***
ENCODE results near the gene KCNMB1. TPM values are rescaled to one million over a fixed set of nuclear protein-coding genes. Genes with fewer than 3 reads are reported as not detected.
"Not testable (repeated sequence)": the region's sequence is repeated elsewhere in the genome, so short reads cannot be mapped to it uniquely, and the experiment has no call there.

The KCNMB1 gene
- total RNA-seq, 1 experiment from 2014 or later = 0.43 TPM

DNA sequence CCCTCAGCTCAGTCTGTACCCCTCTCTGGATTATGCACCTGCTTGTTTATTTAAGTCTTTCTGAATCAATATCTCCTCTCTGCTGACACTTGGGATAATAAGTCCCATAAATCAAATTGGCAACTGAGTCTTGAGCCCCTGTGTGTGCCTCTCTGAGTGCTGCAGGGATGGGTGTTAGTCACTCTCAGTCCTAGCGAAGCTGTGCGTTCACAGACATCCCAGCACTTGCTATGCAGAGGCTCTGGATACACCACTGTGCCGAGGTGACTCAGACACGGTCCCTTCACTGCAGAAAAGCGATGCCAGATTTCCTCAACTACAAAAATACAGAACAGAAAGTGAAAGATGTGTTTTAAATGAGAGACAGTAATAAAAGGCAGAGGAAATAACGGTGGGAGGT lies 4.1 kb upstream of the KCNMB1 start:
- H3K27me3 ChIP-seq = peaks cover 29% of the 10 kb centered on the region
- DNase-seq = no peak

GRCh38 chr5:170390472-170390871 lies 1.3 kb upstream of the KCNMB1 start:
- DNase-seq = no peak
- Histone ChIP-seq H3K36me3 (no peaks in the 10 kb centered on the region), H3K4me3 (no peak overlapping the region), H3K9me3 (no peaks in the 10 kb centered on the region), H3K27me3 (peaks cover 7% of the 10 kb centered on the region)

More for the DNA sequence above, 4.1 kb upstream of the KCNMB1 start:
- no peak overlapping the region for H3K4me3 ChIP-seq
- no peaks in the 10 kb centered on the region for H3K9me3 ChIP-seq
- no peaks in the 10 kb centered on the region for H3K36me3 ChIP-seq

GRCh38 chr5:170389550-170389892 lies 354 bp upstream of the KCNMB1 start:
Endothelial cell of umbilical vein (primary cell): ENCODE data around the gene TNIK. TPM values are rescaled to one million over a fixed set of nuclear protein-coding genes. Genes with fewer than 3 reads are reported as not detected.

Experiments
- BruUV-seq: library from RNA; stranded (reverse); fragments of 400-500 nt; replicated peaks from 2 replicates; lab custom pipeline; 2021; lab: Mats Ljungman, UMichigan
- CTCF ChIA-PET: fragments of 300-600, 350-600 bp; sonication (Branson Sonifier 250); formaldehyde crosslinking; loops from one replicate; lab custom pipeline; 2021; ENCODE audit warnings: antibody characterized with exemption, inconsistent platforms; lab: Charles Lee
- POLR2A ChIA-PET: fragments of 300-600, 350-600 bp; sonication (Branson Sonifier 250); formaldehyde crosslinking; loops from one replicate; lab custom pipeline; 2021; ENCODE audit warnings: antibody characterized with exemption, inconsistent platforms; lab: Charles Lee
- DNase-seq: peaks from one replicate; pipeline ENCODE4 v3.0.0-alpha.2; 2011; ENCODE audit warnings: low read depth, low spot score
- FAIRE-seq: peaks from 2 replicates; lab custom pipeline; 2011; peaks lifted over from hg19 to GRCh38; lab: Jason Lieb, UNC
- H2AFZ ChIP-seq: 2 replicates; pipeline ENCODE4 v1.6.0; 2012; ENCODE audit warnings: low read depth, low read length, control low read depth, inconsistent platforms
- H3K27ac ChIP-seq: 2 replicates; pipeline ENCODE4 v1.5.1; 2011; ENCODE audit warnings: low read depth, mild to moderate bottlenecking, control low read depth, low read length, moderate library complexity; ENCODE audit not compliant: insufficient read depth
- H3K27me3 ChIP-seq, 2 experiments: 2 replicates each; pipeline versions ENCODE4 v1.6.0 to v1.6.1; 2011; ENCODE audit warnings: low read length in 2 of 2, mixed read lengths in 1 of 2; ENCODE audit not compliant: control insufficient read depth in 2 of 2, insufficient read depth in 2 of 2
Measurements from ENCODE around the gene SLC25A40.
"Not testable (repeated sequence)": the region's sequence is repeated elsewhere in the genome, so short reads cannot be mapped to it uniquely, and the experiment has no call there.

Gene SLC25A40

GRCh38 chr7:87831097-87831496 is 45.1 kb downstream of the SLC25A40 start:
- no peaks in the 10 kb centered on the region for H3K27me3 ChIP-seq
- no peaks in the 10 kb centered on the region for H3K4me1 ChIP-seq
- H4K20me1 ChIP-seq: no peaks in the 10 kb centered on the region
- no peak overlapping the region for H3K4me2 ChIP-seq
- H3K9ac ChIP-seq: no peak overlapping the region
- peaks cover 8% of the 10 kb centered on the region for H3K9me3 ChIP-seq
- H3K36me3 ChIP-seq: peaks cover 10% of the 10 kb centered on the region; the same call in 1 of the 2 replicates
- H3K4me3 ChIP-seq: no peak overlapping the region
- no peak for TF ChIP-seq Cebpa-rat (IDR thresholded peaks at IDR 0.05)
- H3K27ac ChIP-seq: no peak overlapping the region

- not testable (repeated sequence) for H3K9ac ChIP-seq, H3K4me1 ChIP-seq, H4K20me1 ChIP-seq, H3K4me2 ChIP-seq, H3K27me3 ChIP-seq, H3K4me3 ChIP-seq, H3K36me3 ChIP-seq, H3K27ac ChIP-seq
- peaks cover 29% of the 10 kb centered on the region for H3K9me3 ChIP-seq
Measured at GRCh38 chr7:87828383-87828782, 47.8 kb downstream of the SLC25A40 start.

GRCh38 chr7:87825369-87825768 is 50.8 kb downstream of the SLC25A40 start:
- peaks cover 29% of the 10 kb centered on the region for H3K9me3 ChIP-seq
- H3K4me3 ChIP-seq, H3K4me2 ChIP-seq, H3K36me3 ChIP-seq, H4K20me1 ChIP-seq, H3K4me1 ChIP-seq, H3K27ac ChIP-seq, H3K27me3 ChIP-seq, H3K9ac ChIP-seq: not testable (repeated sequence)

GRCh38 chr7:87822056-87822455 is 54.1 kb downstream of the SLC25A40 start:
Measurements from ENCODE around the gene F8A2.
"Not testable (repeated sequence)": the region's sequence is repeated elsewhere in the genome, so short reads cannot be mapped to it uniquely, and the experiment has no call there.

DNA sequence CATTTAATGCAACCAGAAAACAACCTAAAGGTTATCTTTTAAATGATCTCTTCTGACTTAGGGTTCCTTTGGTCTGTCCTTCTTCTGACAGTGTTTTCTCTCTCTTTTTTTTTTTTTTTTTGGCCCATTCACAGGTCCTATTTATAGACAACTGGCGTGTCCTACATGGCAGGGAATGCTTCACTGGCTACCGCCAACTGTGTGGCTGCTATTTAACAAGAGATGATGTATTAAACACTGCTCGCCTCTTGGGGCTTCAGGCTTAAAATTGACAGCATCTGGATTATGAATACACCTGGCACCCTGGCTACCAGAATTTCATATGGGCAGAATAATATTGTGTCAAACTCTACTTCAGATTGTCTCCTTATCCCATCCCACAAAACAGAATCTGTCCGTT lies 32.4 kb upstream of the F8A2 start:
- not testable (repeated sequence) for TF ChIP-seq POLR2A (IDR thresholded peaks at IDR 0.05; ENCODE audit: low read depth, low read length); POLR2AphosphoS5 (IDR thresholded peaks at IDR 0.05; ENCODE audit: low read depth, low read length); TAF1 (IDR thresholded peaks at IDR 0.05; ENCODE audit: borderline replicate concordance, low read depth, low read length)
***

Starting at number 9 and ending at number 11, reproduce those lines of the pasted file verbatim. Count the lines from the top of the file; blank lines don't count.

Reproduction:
- DNase-seq = no peak
- Histone ChIP-seq H3K36me3 (no peaks in the 10 kb centered on the region), H3K4me3 (no peak overlapping the region), H3K9me3 (no peaks in the 10 kb centered on the region), H3K27me3 (peaks cover 7% of the 10 kb centered on the region)

More for the DNA sequence above, 4.1 kb upstream of the KCNMB1 start: